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Today's Stichomancy for Mel Gibson

The first excerpt represents the element of Air. It speaks of mental influences and the process of thought, and is drawn from Poor and Proud by Oliver Optic:

sitting-room, where the portraits hung. Those roguish eyes of the lady, who somewhat resembled her mother, were fixed on her again. She was sure that her mother did not look like that picture then, but she was equally sure that she had, some time or other cast just such a glance at her. The expression of the lady found something like its counterpart in her memory. Now, her mother was sick and sad; she seldom smiled. But some time she must have been a young girl, and then she must have looked like that portrait. She felt just like asking Mrs. Gordon if that was her portrait, but she did not dare to do such a thing. While she was attentively watching the roguish lady's face, her kind friend

The second excerpt represents the element of Fire. It speaks of emotional influences and base passions, and is drawn from Youth by Joseph Conrad:

spread on the table, and looked unhappy. He said, 'The coast of West Australia is near, but I mean to proceed to our destination. It is the hurricane month too; but we will just keep her head for Bankok, and fight the fire. No more putting back anywhere, if we all get roasted. We will try first to stifle this 'ere damned combustion by want of air.'

"We tried. We battened down everything, and still she smoked. The smoke kept coming out through im- perceptible crevices; it forced itself through bulkheads and covers; it oozed here and there and everywhere in

The third excerpt represents the element of Water. It speaks of pure spiritual influences and feelings of love, and is drawn from Tom Grogan by F. Hopkinson Smith:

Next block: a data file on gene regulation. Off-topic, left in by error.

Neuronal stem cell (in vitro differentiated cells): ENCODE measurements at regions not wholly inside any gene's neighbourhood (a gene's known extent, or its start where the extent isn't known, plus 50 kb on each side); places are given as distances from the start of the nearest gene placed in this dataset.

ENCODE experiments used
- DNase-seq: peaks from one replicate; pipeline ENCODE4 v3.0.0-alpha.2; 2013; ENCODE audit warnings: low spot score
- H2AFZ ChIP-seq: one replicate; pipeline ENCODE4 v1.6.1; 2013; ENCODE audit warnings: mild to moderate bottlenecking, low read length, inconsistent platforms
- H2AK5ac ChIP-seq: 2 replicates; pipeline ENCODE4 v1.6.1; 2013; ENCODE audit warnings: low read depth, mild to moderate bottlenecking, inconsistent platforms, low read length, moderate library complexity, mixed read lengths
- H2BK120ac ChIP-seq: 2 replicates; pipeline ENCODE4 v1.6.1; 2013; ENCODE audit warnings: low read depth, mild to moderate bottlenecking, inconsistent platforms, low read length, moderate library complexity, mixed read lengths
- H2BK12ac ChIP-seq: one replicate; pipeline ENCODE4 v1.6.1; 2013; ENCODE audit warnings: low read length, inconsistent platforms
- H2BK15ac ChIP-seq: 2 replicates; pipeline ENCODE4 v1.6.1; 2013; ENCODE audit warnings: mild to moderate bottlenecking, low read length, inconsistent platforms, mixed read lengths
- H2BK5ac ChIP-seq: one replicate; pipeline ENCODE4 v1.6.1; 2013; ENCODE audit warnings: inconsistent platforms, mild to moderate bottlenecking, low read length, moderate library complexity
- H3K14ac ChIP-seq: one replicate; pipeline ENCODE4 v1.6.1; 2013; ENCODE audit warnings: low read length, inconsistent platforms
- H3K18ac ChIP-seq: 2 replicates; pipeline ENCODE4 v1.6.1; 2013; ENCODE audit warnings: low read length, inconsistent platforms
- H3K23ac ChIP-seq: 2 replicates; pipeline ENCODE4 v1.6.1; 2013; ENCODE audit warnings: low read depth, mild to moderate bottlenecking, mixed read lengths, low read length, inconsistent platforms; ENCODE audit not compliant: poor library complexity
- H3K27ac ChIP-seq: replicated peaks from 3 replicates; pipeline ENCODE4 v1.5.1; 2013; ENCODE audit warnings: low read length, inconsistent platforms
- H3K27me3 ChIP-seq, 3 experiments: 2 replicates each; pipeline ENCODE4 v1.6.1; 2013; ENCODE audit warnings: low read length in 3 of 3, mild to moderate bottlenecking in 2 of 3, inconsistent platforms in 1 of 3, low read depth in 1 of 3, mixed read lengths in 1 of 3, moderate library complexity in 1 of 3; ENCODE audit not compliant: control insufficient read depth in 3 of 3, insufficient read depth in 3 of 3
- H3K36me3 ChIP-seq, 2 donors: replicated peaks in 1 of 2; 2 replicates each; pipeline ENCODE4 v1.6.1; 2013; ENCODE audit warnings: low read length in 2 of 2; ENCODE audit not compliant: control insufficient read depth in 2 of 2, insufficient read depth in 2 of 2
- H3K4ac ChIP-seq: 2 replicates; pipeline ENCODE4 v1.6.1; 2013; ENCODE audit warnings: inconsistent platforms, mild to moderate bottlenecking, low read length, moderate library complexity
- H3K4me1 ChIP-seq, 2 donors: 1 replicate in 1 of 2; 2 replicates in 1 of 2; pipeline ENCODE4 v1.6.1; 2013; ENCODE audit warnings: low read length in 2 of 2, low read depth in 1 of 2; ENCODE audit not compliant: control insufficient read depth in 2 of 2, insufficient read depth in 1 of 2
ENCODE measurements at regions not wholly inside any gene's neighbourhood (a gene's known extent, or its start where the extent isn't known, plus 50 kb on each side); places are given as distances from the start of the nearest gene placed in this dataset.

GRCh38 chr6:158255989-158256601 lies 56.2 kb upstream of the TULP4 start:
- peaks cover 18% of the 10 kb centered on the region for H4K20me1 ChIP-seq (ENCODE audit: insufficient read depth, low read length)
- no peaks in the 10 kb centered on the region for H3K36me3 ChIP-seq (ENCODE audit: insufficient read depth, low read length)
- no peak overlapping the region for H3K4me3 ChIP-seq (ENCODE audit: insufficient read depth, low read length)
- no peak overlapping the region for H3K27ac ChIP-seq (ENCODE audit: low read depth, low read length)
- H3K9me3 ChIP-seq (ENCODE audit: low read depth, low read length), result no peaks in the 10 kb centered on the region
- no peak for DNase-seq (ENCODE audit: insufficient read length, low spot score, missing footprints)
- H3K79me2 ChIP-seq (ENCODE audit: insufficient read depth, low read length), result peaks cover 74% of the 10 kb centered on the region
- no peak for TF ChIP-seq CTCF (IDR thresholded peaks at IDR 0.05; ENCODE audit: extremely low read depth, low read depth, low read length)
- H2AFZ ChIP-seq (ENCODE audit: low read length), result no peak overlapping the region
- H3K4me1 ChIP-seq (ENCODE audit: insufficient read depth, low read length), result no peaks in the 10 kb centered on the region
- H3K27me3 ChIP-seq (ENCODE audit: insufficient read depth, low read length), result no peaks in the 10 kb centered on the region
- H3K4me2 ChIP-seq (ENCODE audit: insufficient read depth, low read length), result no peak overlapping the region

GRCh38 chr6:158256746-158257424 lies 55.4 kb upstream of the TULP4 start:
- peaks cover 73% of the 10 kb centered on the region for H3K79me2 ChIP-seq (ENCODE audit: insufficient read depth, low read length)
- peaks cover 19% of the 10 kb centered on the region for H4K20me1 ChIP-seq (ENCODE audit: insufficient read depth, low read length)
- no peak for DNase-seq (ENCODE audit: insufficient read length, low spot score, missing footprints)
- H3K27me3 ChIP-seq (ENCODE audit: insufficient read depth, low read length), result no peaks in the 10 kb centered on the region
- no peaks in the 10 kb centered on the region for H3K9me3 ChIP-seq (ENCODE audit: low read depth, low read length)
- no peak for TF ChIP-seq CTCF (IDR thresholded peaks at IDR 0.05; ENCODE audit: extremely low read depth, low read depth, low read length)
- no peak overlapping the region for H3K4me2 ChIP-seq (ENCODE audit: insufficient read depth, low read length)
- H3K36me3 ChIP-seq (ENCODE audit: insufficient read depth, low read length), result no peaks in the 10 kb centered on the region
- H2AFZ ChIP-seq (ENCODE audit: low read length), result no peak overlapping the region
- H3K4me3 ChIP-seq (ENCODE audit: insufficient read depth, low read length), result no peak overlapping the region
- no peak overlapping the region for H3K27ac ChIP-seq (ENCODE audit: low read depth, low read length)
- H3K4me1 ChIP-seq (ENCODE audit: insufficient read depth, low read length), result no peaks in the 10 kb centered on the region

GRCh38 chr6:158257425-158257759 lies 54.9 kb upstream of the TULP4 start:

truth. Ye'd be a ridin' delegate if ye could; but there's one thing ye'll niver be, an' that's a workin' delegate, as long as ye kin find fools to pay ye wages fer bummin' round day 'n' night. If I had me way, ye would walk, but it would be on yer uppers, wid yer bare feet to the road."

Crimmins again attempted to speak, but she raised her arm threateningly: "Now, if it's walkin' ye are, ye can begin right away. Let me see ye earn yer wages down that garden an' into the road. Come, lively now, before I disgrace meself a-layin' hands on the likes of ye!"


The fourth excerpt represents the element of Earth. It speaks of physical influences and the impact of the unseen on the visible world, and is drawn from When a Man Marries by Mary Roberts Rinehart:

sleep--no one had. But he came over while the lottery was going on and stood over me and demanded unpleasantly, in a whisper, that I stop masquerading as another man's wife and generally making a fool of myself--which is the way he put it. And I knew in my heart that he was right, and I hated him for it.

"Why don't you go and tell him--them?" I asked nastily. No one was paying any attention to us. "Tell them that, to be obliging, I have nearly drowned in a sea of lies; tell them that I am not only not married, but that I never intend to marry; tell them that we are a lot of idiots with nothing better to do than to trifle with strangers within our gates, people who build--I mean,